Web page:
After detecting some strains of the flu virus, human body cells keep the disease from spreading by making the ultimate sacrifice: They kill themselves through programmed cell death.
Scientists have identified the protein that triggers this means of self-defense against the flu and say it could be used to ease symptoms of the disease or to control a potential pandemic.
In new research published Oct. 12 in Cell Host & Microbe, scientists found how cells recognize the influenza A virus and cause self-programmed cell death. The study is the result of a collaboration between researchers at UT-Austin, Fox Chase Cancer Center, Icahn School of Medicine and St. Jude Children’s Research Hospital.
Influenza, also known as the flu, is an infectious viral disease that affects millions of people each year, according to the World Health Organization. Infected people exhibit symptoms such as fever, sore throat, cough and runny nose. Coughing spreads the virus into the air, where other people can breathe it in.
Although most people recover from seasonal flu within a week, elderly people, or those with weakened immune systems, can die from the infection. Pandemic strains such as the Spanish flu have the potential to be more deadly.
The influenza A strain infects and reproduces inside cells on the top layer of the upper respiratory tract. To prevent the virus from multiplying, infected cells can activate two different death pathways called apoptosis and necroptosis.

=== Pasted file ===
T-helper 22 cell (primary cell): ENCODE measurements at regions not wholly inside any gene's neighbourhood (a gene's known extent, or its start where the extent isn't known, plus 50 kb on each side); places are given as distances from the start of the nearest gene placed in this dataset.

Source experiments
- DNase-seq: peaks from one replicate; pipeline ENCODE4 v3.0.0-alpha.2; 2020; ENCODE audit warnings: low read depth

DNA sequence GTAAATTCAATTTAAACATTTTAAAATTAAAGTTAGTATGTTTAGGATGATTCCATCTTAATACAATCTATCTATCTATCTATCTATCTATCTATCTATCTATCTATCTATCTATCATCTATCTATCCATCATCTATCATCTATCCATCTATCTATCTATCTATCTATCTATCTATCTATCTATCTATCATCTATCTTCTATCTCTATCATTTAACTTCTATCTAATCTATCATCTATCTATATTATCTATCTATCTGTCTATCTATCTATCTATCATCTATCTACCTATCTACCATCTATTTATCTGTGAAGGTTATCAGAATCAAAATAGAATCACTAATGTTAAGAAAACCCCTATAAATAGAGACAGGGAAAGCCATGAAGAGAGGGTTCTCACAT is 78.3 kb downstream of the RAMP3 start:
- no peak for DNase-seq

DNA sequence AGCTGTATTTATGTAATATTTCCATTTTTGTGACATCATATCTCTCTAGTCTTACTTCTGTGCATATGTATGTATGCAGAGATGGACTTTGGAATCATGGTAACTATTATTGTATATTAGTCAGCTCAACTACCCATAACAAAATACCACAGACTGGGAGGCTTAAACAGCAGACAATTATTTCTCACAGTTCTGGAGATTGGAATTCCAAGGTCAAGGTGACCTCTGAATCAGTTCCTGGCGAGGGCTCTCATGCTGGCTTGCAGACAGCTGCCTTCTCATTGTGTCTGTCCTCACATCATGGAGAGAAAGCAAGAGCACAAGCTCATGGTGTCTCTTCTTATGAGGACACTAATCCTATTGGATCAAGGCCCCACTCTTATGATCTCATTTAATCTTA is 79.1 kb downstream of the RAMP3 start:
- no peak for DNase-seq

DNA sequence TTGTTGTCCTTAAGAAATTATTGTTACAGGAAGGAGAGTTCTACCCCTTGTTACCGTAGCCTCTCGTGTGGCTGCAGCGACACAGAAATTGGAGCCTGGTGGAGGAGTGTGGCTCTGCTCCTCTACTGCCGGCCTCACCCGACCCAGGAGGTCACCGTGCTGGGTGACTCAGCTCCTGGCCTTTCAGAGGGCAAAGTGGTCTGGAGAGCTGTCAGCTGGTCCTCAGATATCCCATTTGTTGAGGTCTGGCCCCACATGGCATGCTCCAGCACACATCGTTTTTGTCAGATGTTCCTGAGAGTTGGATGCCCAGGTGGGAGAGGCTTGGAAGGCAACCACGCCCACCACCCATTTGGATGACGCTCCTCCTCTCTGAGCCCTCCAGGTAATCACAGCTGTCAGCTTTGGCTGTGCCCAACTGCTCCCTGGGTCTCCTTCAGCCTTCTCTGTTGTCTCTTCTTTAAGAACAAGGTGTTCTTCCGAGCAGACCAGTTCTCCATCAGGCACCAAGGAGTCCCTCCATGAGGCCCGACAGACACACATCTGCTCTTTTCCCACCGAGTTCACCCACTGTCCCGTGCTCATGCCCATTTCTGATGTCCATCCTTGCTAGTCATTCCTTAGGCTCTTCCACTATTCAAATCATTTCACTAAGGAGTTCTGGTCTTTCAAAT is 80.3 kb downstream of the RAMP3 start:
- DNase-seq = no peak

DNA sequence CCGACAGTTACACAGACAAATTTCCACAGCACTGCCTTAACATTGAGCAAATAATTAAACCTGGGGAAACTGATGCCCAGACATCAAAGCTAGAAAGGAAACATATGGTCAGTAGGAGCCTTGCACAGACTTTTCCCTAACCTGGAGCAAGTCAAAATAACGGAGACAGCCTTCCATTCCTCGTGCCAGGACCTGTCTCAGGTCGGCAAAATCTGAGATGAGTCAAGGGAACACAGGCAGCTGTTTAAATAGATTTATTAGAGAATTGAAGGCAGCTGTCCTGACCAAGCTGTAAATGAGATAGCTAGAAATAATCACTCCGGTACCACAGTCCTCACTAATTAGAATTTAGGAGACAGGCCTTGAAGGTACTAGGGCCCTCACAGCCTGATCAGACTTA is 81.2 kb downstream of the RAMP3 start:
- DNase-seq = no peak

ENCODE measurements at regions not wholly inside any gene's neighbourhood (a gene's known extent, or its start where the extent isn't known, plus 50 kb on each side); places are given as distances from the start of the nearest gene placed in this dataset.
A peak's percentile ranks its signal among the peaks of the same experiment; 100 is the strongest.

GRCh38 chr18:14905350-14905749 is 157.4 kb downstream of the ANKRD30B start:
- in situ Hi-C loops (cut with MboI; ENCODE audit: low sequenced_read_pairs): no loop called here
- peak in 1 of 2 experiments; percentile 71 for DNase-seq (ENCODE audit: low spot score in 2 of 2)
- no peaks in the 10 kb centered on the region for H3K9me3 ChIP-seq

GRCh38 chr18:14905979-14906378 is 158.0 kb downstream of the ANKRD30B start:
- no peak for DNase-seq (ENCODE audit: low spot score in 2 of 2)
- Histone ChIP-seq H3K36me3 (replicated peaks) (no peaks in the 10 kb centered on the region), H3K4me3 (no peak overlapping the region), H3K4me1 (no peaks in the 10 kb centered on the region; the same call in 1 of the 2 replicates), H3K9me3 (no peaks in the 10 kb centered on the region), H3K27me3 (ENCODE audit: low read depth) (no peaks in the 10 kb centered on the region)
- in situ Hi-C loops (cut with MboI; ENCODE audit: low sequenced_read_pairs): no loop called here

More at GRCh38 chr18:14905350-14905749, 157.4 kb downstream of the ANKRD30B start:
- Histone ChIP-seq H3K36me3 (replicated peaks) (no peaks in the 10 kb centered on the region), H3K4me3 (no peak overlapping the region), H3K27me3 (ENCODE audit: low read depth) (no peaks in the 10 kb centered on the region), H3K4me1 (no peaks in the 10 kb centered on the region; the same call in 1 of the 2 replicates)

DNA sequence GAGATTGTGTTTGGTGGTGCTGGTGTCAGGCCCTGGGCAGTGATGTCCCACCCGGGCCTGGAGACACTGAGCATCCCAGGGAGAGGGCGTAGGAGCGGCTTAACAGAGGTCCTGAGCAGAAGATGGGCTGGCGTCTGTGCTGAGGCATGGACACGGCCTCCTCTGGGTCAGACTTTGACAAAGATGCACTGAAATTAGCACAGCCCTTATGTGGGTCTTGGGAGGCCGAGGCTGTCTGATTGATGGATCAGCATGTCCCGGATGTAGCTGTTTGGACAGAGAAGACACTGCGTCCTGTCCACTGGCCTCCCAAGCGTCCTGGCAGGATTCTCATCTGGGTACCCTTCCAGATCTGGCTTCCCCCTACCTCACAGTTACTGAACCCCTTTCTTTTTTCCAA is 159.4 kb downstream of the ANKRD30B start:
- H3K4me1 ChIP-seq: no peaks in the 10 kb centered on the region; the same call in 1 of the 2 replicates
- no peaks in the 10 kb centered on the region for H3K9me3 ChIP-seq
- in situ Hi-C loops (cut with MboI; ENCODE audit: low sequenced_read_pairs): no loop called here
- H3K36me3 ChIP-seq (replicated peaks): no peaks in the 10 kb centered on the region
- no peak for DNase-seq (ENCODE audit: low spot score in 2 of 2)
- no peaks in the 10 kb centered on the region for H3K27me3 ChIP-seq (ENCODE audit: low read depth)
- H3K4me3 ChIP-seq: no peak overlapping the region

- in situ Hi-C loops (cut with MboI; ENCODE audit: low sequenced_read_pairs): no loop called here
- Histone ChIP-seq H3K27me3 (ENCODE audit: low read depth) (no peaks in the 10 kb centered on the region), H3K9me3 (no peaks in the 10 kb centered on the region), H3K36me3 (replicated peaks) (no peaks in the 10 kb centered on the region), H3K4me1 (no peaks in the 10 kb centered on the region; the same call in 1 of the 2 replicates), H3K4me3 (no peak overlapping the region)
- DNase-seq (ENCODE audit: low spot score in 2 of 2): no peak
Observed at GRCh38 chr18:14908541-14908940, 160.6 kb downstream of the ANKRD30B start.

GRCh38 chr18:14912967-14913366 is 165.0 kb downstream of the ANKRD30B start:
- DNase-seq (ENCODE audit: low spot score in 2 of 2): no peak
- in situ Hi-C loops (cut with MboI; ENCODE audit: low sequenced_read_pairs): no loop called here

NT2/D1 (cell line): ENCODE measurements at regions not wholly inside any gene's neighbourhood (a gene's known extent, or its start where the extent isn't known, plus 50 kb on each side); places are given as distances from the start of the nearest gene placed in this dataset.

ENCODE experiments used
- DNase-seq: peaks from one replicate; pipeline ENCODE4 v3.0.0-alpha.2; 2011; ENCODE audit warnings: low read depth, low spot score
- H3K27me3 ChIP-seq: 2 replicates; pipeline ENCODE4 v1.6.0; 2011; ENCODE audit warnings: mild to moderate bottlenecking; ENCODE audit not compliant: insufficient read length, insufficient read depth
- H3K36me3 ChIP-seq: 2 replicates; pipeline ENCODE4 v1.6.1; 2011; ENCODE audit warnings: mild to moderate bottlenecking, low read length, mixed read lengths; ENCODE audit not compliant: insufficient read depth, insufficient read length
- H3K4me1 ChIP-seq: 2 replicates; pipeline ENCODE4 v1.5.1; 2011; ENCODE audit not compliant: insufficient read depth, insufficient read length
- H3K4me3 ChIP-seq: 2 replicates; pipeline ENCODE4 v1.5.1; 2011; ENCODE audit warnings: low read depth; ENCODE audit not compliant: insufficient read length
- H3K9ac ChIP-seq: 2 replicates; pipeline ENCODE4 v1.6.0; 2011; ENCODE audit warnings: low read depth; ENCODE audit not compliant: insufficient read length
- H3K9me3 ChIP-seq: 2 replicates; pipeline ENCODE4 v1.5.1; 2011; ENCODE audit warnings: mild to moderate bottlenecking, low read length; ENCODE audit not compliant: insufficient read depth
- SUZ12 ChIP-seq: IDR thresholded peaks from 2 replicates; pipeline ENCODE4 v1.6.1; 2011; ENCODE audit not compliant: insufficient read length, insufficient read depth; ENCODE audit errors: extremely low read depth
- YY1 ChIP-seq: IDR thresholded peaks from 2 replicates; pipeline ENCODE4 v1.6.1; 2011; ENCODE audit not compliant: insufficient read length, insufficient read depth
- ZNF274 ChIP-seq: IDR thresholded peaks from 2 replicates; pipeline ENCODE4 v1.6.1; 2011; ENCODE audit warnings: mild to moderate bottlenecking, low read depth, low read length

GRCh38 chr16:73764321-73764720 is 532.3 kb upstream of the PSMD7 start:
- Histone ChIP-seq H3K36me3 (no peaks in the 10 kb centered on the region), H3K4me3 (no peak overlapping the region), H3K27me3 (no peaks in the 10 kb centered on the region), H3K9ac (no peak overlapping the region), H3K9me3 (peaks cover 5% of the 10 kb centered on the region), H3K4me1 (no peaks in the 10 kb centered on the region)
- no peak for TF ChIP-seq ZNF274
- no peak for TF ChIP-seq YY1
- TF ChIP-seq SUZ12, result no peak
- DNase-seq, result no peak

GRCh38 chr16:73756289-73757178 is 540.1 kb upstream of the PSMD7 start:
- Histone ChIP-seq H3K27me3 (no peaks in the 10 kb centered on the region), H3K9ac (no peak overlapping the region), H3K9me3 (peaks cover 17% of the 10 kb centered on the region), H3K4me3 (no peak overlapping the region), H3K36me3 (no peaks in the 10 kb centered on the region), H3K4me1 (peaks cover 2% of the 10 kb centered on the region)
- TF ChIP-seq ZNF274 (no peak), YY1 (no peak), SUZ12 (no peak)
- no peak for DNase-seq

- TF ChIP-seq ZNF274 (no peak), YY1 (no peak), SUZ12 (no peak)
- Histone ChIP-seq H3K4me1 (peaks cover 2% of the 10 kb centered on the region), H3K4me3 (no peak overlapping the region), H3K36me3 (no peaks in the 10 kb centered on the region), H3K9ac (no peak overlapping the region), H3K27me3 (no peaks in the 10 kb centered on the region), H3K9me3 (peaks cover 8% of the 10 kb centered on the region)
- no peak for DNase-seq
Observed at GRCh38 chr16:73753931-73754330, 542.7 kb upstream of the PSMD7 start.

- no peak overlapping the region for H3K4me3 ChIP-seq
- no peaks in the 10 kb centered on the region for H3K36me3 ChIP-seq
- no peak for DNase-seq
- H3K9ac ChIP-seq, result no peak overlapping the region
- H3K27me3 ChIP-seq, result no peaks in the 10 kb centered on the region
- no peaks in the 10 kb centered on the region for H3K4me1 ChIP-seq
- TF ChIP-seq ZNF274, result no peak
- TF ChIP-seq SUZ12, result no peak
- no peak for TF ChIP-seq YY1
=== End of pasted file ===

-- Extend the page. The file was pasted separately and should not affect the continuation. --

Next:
“This was thought to represent a host immune mechanism, like a defense strategy, to eliminate infected cells,” said Siddharth Balachandran, associate professor at Fox Chase Cancer Center and co-author of the study. “It’s an altruistic strategy of immunity.”
Researchers knew about this defense mechanism, but how exactly cells recognized the virus and prompted cell death was poorly understood.
The team of scientists found that a protein named DNA-dependent Activator of Interferon, or DAI, is activated in the presence of the influenza A virus and triggers the two cell death pathways. In the study, mice lacking DAI did not elicit cell death and were unable to control replication of the virus.
Jason Upton, UT assistant professor of molecular genetics and microbiology and co-author of the study, said these death pathways are crucial host defense mechanisms.
“Animals that lack DAI don’t have the ability to trigger necroptosis in response to influenza and often succumb to the infection,” Upton said.
Researchers were surprised to find that DAI, a DNA sensor, was able detect the influenza virus, which is composed of RNA. DAI has been found to play a role in immune response to DNA viruses, such as herpesvirus. More research is needed to better understand this mechanism, Upton said.
The discovery has potential future applications in treating and alleviating flu symptoms, Balachandran said. If a pandemic influenza strain were to hit, doctors could potentially use therapies which utilize these cell death pathways.
“We’ve got circulating strains of influenza with pandemic potential — avian flu, for example,” Balachandran said. “We can activate this death pathway in the cases of these virulent strains of influenza.”